LeBron also had taken to social media to talk about the challenges Black women face.

When asked about that Tweet after Thursday’s game, James was more than willing to open up on the topic.

“You just look at the history of America and the disrespect that Black women have gotten for the last 400 years. You can’t turn a blind eye to that,” James said. “When I look at my household and see my daughter, who is five on her way to six, my wife and my mom, rest in peace my grandmother, so many Black women have done so many things for me. Seeing the sacrifices they made, especially my mom when I was growing up. They were disrespected along the way and it’s still like that today.

“In the case of Breonna Taylor’s case, it’s just shown once again that the walls of the neighbor is more important than her life.

“So not only did I want to acknowledge all the queens in this world, all the Black queens in this world, but the ones in my life, the personal ones, too. I just kind of had a moment yesterday. I mean, I have a lot of moments, but felt like it was important to let Black women know that you’re not alone. No matter the disrespect or what they may feel, don’t stop. Because that’s exactly what they want you guys to do. They want you guys to stop. They want you guys not to be as powerful as you guys are, not as strong as you guys are, as determined as you guys are. They want you all to be at bay. They want you to accept what’s going on. For sure, I won’t allow that.”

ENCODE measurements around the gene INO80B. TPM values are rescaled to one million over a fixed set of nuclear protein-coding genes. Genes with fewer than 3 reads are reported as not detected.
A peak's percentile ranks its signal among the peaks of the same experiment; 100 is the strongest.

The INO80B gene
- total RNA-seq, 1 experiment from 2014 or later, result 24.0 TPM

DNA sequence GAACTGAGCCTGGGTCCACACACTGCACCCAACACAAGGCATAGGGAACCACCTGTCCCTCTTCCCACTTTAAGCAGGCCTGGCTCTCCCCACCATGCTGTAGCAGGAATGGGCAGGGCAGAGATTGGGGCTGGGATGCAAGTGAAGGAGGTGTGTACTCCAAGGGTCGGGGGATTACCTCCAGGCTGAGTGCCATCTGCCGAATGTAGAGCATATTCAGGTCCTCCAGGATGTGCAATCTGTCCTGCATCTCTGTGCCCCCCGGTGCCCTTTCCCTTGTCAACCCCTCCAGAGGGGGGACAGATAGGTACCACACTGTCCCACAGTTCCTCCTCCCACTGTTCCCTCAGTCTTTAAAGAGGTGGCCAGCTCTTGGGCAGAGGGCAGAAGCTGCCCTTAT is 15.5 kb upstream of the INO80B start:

Powerful words from LeBron, who once again is using his platform to speak for a lot of others with these sentiments.

Second chance points, clutch LeBron defense earns Lakers win to go up 3-1 on Denver

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It’s a simple and obvious truth about any basketball game: The team that shoots better usually wins.

The Denver Nuggets shot 50.6% in Game 4 of the Western Conference Finals, including 10-of-28 from three (leading to a true shooting percentage of 62%). The Los Angeles Lakers shot 47.5% overall and 10-of-30 from three (a true shooting percentage of 59.7%). The Nuggets shot better Thursday night.